Remember the Osmond Brothers – the famous performers of the 1970s – who sang their way into America’s living rooms before Donnie and Marie took the stage? What you might not know is that both oldest brother Alan Osmond and his son David live with Multiple Sclerosis (MS). Father and son are not just coping with this disease but thriving. Since March is MS Awareness month, we’ve been featuring celebrities with MS on our Facebook and are inspired by the Osmonds’ story.
When Alan was diagnosed with MS, it led to his early retirement from the performing with Osmonds. Shockingly, David was forced to put his own career on hold, due to his diagnosis and physical battle with MS. David, the lead singer for the Osmonds – Second Generation, enjoys a successful solo career and even participated in the eighth season of American Idol.
However, in 2005 at age 26 David didn’t know if he’d be able to walk again, let alone perform. The crushing pain in his chest and paralysis in his whole body put him in a wheelchair. With a diagnosis of MS and unsure of his future, David had the courage to move forward. Powerful steroid shots helped him walk down the aisle to his beautiful bride, Valerie in 2007. He has not been back in his wheelchair since and the couple now has two beautiful daughters.
What is MS?
Multiple Sclerosis – which affects 2.5 million people worldwide – is an autoimmune disease that attacks the central nervous system. Basically, scars and lesions cause interference with the transmission of signals to the brain and spinal cord that then cause the unpredictable and often debilitating symptoms, such as numbness, tingling and intense pain in the extremities, periods of partial or full blindness, loss of sensory function and even full paralysis. There is no cure.
Is MS genetic?
The National Multiple Sclerosis Society states that siblings or children of those with MS have a 1 in 40 risk of also having MS. While researchers feel there may be genetic predictors for MS, there is no clear connection that one generation passes it to another.
Does diet and exercise affect symptoms?
Father and son embrace all-natural homeopathic remedies and David takes up to 50 all-natural supplements a day, while Alan adds a daily dose of Vitamin D. They believe in using essential oils, such as Frankincense, for aromatherapy and follow a healthy diet based on gluten-free and casein-free foods with limited meat and other proteins. The all-natural diet helped Alan manage his MS symptoms and lose 30 pounds.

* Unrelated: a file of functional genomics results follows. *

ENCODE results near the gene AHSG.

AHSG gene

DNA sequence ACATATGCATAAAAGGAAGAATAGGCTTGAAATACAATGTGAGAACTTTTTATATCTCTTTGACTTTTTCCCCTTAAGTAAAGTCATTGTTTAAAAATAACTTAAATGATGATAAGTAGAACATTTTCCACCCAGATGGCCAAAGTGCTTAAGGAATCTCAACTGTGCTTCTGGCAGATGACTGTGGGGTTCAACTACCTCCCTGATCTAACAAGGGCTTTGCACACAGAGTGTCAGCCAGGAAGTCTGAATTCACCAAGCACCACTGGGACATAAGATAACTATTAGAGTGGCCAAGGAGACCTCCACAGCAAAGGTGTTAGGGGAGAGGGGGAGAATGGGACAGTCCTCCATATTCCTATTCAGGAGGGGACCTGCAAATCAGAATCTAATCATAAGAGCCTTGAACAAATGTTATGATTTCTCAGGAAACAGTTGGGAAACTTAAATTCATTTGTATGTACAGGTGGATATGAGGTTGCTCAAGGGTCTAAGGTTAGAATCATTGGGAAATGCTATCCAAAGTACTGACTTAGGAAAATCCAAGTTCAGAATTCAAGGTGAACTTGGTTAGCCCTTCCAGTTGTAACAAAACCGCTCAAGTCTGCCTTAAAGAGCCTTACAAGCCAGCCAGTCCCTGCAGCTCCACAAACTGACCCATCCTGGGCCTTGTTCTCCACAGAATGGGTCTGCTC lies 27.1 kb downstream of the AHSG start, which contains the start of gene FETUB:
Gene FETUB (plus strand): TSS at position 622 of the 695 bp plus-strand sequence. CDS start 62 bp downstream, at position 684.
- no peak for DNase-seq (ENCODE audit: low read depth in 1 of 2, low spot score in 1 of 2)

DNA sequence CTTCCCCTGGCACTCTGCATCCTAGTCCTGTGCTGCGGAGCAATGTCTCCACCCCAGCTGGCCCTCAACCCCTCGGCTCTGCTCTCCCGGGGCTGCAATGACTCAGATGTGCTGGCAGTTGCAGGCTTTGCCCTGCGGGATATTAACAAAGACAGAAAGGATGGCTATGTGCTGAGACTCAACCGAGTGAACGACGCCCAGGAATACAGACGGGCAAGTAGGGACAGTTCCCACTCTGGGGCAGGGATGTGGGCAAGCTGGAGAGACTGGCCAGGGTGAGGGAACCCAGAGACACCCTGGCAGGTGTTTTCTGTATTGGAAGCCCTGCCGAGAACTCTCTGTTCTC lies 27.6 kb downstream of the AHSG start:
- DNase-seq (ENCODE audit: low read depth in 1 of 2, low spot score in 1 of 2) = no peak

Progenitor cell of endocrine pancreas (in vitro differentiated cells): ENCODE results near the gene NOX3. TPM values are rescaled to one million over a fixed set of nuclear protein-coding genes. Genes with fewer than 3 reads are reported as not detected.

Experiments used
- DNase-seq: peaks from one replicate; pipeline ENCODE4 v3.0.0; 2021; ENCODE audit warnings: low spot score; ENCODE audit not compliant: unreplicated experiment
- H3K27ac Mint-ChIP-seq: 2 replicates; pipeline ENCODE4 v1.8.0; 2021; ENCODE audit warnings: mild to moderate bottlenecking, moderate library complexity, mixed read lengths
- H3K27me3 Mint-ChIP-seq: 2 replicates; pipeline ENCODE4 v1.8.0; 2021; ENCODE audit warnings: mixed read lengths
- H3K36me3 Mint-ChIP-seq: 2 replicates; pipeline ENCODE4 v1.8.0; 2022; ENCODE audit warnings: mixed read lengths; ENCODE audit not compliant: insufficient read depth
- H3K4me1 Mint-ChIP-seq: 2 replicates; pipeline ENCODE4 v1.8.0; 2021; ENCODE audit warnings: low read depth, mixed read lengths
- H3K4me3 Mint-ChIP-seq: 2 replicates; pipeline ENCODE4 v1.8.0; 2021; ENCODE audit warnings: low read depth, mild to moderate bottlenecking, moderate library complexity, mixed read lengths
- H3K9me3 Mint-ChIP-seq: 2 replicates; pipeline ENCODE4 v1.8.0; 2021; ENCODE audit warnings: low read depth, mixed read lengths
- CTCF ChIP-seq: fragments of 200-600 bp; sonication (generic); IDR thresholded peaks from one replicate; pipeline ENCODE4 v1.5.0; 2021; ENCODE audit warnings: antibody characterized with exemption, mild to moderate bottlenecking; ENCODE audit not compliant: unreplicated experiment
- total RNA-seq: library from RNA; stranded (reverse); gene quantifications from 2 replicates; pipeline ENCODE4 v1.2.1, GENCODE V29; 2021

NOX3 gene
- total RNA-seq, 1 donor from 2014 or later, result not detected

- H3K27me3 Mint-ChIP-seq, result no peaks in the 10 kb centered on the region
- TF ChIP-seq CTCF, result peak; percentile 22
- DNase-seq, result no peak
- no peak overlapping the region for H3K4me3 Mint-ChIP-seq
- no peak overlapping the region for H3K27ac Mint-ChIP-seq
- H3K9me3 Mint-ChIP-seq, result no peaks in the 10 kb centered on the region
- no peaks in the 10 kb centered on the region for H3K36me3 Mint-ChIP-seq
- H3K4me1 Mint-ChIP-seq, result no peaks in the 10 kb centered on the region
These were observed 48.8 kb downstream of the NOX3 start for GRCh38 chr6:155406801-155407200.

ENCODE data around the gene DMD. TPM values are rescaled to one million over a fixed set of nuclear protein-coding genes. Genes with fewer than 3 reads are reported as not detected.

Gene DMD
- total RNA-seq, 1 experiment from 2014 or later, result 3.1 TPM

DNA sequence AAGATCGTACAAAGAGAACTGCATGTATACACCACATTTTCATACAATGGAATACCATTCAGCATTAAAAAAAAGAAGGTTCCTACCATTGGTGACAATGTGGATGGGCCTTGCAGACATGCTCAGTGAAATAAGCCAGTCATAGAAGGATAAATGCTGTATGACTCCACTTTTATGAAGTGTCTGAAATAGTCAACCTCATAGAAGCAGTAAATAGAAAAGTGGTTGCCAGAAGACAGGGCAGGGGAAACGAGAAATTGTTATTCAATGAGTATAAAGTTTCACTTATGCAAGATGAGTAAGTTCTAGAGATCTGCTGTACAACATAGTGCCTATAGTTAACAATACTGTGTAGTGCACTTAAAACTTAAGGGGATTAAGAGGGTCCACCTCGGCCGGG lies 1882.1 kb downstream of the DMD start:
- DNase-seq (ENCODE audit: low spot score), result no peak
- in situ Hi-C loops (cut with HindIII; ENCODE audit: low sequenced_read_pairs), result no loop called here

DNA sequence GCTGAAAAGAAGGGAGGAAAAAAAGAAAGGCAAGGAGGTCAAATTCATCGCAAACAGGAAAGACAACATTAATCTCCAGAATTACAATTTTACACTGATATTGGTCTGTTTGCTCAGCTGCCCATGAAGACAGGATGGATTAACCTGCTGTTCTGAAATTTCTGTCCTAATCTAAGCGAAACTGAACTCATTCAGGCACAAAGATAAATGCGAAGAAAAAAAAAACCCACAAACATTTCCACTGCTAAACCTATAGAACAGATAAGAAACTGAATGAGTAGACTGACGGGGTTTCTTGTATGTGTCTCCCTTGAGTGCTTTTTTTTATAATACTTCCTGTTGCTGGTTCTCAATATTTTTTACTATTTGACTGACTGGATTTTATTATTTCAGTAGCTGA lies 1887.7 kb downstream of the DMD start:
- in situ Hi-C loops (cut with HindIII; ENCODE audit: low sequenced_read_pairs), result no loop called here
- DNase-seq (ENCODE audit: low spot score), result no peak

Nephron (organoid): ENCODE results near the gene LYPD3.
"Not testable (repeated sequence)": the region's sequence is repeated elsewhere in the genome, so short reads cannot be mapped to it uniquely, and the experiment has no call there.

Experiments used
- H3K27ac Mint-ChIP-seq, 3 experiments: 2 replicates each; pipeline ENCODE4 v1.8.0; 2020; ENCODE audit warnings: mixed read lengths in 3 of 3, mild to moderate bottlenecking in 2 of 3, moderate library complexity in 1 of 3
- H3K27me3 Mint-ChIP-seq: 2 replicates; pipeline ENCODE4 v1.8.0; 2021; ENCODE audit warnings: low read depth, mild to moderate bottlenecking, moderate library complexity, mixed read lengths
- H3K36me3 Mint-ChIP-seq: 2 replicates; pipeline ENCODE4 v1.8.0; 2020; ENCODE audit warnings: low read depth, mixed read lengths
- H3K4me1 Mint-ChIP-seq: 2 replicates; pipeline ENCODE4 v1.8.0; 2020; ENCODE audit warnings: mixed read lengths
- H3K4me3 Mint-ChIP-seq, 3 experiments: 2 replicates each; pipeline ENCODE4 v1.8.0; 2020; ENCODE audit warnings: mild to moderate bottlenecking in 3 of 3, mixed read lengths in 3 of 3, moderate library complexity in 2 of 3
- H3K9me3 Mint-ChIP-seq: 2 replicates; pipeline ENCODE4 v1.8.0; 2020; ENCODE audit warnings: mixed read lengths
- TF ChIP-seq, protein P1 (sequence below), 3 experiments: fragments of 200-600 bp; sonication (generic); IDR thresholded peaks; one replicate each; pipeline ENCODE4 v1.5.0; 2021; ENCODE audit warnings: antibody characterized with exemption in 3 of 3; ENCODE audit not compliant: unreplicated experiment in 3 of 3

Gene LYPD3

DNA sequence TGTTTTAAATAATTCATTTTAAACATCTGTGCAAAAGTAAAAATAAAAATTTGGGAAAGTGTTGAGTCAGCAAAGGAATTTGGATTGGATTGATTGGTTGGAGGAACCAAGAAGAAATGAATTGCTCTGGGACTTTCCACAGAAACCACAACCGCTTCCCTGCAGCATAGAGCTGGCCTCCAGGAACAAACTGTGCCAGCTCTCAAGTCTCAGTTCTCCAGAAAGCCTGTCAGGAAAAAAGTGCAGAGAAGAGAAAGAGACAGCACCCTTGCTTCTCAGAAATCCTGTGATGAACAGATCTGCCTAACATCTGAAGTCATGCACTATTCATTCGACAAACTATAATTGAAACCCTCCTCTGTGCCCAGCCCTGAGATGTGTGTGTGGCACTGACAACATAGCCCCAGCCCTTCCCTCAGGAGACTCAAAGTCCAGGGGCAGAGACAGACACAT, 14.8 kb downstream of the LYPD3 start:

Alan enjoys hydro-exercise which not only takes pressure off painful joints but also helps with balance. In addition, both Alan and David avoid cigarettes, coffee and caffeine as part of their Church of Latter Day Saints faith. And they believe in the power of prayer and positive thinking.
What role do caregivers play?
Both Alan and David credit their wives with the unconditional love and support that has held their marriages together. According to the National Health Institute Survey conducted by the Centers for Disease Control, 75 percent of marriages among those couples dealing with a chronic illness end in divorce – 50 percent higher than the overall national divorce rate.
“There is a good side to every challenge in life,” says David. “Sometimes dealing with something like multiple sclerosis can make your marriage better, I know both my wife and I have learned more patience with each other through this journey and I absolutely would not be where I am at today in conquering MS without her.”
How does a positive outlook help?
Like many celebrities with MS, both Osmonds have found ways to deal with it and overcome many obstacles and their prognosis.
[pullquote]David follows his father’s words of wisdom: “I may have MS, but MS does NOT have me,” and has been able to become a symbol of hope to the MS Community.[/pullquote]
Alan’s motto is “You have to be TUFF.” It stands for: Target what you need to do; Understand everything you can about the challenge in front of you; Focus on how to live with or beat that challenge; Fight, Fight, Fight – you have to have the drive and desire to keep living and keep fighting for yourself and those around you.
David recently released a new hit song on FUSE.com entitled, “I Can Do This.” A potential anthem for anyone impacted by MS, it chronicles his battle with MS and how he finds strength through music. He understands that his debilitating symptoms can reoccur at any time. “People ask me all the time, ‘How you doing?’ and I tell them, ‘It’s the best day of my life, because I’m still here, on this planet, still breathing.’”
David is grateful that, as he has learned more about MS, he has learned more about his father. And when he sees how many clinical trials are underway, he has reason to hope there will never be a third generation of Osmonds with MS.
Watch this touching video that shares more of David’s story: